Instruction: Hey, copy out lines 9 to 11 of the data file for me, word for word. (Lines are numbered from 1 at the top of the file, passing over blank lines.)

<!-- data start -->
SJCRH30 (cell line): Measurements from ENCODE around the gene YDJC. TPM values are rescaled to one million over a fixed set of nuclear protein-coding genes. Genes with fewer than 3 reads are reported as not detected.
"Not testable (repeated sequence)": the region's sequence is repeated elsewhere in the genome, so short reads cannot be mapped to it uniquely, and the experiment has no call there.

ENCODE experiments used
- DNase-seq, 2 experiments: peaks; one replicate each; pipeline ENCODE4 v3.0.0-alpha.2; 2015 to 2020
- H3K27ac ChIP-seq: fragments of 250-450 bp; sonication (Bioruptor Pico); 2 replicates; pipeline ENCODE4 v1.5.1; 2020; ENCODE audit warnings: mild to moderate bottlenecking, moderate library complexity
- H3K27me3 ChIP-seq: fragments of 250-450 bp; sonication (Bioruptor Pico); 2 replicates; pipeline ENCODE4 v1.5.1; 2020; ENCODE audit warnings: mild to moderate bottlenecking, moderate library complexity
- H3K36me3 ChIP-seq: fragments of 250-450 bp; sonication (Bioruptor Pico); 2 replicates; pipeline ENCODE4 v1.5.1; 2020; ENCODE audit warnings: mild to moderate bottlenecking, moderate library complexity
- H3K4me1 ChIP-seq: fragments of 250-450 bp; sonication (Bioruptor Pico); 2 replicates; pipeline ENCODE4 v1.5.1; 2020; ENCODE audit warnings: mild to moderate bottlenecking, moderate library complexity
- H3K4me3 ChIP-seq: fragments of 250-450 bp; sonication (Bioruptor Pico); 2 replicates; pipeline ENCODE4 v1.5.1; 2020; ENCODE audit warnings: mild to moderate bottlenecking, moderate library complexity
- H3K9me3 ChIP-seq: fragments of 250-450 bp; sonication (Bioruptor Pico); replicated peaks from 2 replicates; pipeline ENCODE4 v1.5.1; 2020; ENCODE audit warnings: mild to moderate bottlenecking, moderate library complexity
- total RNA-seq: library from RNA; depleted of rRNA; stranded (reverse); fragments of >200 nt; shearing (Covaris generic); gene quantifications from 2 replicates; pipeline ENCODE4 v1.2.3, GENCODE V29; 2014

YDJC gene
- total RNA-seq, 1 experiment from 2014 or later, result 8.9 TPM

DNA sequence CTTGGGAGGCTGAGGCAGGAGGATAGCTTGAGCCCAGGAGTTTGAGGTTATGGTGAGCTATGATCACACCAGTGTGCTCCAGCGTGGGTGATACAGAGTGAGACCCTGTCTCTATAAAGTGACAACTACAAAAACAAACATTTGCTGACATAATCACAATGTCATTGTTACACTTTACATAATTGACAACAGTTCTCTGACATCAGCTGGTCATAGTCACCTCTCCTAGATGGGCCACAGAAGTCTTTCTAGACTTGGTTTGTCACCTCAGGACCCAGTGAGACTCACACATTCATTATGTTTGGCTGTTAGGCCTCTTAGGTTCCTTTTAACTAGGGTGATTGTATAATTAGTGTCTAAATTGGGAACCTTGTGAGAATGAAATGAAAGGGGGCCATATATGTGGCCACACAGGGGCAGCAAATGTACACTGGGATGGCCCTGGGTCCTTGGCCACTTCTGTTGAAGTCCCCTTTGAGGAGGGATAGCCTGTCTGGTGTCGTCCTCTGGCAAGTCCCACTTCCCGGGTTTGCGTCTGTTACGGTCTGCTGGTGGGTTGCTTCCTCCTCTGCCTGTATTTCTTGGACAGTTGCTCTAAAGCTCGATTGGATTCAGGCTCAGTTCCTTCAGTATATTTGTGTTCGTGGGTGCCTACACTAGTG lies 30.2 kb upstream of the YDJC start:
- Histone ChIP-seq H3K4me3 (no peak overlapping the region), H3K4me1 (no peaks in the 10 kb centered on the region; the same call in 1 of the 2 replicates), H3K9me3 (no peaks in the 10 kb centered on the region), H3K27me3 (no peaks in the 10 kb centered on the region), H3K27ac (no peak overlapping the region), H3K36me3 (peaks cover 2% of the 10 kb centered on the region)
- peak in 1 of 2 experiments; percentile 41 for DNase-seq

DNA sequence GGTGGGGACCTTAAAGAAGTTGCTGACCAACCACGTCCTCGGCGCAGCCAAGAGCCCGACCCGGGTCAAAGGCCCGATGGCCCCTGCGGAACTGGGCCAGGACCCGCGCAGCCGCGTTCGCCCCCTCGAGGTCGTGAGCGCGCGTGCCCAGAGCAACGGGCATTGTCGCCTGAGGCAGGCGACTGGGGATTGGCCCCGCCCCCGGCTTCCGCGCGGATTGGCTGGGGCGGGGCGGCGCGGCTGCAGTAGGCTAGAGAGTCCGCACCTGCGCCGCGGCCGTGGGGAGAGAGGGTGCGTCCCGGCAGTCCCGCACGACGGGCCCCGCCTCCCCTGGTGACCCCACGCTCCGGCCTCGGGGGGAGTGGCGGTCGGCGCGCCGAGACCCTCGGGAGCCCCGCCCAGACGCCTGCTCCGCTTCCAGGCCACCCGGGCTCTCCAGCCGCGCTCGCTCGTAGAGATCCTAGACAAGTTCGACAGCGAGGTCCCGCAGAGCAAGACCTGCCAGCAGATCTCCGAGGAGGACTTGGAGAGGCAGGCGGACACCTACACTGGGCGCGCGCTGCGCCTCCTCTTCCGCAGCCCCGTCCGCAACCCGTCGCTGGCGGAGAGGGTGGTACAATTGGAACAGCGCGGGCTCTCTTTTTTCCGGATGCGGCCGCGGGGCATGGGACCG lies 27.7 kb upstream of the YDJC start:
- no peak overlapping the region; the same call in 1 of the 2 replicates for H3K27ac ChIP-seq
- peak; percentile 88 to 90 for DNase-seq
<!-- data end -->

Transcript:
- H3K4me3 ChIP-seq: fragments of 250-450 bp; sonication (Bioruptor Pico); 2 replicates; pipeline ENCODE4 v1.5.1; 2020; ENCODE audit warnings: mild to moderate bottlenecking, moderate library complexity
- H3K9me3 ChIP-seq: fragments of 250-450 bp; sonication (Bioruptor Pico); replicated peaks from 2 replicates; pipeline ENCODE4 v1.5.1; 2020; ENCODE audit warnings: mild to moderate bottlenecking, moderate library complexity
- total RNA-seq: library from RNA; depleted of rRNA; stranded (reverse); fragments of >200 nt; shearing (Covaris generic); gene quantifications from 2 replicates; pipeline ENCODE4 v1.2.3, GENCODE V29; 2014